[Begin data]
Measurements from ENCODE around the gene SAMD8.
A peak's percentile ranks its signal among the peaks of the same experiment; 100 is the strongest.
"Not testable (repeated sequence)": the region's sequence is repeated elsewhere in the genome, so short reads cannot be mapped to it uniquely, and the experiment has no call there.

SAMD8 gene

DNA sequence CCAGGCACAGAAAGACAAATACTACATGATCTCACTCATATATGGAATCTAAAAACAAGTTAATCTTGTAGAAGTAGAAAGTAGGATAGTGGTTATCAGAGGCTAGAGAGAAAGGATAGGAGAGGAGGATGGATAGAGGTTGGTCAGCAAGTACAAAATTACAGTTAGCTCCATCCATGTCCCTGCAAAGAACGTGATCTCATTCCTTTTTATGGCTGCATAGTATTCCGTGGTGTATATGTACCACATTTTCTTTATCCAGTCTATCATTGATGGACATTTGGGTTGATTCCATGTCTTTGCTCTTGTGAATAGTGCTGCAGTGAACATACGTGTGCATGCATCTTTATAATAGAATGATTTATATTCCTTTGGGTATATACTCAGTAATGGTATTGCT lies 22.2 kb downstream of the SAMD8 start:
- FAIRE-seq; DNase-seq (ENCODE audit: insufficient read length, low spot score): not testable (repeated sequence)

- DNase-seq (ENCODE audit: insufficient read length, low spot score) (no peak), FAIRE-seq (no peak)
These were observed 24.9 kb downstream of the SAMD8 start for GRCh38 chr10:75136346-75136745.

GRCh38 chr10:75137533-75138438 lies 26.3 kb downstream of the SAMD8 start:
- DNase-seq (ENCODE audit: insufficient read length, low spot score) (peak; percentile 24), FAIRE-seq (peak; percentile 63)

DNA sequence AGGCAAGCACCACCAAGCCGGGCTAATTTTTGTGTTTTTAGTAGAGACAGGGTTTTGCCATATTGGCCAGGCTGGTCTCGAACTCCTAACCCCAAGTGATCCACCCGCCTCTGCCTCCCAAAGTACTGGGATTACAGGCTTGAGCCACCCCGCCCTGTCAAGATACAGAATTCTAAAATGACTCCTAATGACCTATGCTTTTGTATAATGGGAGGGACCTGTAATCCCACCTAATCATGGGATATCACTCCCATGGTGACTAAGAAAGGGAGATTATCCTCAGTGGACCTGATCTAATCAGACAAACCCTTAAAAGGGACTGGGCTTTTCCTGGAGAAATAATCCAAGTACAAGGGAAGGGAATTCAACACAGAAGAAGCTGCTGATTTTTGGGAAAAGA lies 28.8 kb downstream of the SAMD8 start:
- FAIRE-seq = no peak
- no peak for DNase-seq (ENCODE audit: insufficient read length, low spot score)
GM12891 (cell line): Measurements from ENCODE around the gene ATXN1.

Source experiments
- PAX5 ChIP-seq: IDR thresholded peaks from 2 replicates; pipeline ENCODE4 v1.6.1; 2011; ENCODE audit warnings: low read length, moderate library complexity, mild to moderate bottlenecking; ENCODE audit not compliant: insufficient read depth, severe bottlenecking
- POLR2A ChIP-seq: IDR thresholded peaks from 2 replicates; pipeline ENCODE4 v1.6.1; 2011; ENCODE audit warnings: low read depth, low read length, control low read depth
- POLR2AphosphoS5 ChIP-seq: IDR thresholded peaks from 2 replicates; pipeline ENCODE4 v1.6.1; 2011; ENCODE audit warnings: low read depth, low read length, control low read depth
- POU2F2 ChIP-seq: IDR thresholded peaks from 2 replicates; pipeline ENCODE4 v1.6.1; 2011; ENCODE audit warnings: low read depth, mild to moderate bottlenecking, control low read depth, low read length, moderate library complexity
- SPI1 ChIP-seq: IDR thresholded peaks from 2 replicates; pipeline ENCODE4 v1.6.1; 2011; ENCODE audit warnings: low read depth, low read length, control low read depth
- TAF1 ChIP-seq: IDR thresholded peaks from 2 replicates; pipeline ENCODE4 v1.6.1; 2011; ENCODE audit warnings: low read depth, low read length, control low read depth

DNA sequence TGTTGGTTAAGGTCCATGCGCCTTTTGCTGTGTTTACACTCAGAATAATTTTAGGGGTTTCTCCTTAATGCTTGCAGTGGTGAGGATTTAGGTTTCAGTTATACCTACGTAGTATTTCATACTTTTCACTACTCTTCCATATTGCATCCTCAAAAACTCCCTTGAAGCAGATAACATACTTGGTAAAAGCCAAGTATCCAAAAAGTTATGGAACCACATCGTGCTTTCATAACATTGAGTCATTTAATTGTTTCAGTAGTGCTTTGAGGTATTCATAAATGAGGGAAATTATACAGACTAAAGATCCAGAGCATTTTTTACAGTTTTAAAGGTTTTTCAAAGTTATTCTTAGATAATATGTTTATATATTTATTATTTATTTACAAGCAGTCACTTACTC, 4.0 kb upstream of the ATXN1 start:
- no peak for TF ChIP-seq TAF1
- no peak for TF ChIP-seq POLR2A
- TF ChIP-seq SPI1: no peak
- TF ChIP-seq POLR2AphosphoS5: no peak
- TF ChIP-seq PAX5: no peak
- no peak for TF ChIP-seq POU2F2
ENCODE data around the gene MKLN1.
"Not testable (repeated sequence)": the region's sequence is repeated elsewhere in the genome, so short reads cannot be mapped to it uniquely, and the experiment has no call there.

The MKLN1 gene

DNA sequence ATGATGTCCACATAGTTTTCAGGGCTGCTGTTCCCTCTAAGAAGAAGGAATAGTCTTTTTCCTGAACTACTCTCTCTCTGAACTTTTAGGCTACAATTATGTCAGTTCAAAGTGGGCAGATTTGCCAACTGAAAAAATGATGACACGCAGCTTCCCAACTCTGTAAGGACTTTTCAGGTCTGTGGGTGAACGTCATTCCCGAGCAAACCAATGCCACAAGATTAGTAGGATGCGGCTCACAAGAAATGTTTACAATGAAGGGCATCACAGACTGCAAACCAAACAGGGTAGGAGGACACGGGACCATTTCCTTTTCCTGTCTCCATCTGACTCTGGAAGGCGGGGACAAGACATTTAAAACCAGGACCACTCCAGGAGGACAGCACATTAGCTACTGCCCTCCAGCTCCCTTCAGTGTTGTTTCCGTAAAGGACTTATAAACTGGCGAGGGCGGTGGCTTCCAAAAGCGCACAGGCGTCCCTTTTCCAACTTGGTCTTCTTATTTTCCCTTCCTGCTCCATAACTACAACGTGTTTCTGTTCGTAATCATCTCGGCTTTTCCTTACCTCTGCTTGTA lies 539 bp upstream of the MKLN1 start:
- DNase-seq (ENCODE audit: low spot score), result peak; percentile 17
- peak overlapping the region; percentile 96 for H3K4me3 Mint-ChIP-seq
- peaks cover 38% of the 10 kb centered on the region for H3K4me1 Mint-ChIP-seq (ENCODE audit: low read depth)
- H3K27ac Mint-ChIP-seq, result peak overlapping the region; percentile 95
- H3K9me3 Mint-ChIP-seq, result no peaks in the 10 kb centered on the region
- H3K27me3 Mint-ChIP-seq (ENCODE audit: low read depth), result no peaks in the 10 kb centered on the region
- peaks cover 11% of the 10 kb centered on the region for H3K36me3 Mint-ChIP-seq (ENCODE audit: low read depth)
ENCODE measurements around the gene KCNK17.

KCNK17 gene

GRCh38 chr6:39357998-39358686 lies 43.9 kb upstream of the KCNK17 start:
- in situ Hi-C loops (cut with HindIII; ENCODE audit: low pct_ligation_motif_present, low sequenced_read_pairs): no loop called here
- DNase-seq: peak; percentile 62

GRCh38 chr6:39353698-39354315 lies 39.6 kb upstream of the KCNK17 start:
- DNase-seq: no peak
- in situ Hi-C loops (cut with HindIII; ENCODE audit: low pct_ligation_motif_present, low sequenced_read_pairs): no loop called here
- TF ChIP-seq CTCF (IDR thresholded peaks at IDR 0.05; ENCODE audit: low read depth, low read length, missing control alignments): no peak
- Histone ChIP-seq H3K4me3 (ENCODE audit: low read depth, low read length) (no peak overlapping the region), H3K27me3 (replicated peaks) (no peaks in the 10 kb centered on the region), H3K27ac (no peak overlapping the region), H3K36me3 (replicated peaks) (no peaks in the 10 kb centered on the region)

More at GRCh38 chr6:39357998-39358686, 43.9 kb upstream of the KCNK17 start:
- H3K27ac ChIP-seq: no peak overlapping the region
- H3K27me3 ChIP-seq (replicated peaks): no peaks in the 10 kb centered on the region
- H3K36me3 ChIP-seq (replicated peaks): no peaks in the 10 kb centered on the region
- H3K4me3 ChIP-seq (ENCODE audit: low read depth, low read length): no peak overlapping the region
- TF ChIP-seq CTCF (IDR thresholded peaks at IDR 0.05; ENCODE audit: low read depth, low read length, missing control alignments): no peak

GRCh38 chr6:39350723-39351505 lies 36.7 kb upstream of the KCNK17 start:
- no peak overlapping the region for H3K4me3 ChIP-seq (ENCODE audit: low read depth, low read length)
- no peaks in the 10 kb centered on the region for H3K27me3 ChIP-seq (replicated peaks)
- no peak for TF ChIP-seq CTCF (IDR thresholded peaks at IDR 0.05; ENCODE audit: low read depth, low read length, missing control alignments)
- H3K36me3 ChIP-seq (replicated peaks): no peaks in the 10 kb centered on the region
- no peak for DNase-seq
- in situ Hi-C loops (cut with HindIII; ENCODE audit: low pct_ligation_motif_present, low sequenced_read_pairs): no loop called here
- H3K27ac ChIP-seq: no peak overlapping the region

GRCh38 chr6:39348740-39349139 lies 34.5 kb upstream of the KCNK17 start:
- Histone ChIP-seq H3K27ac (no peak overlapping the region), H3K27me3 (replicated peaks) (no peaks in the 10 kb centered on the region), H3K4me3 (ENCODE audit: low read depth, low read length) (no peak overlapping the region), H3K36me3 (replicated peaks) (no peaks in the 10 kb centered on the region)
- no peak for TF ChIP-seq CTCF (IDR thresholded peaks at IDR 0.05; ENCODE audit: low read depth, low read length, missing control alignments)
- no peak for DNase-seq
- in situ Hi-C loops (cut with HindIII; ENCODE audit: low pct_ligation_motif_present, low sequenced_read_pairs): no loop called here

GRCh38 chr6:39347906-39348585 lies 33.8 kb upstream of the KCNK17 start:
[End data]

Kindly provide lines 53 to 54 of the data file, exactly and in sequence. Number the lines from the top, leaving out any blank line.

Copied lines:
- H3K36me3 ChIP-seq (replicated peaks): no peaks in the 10 kb centered on the region
- H3K4me3 ChIP-seq (ENCODE audit: low read depth, low read length): no peak overlapping the region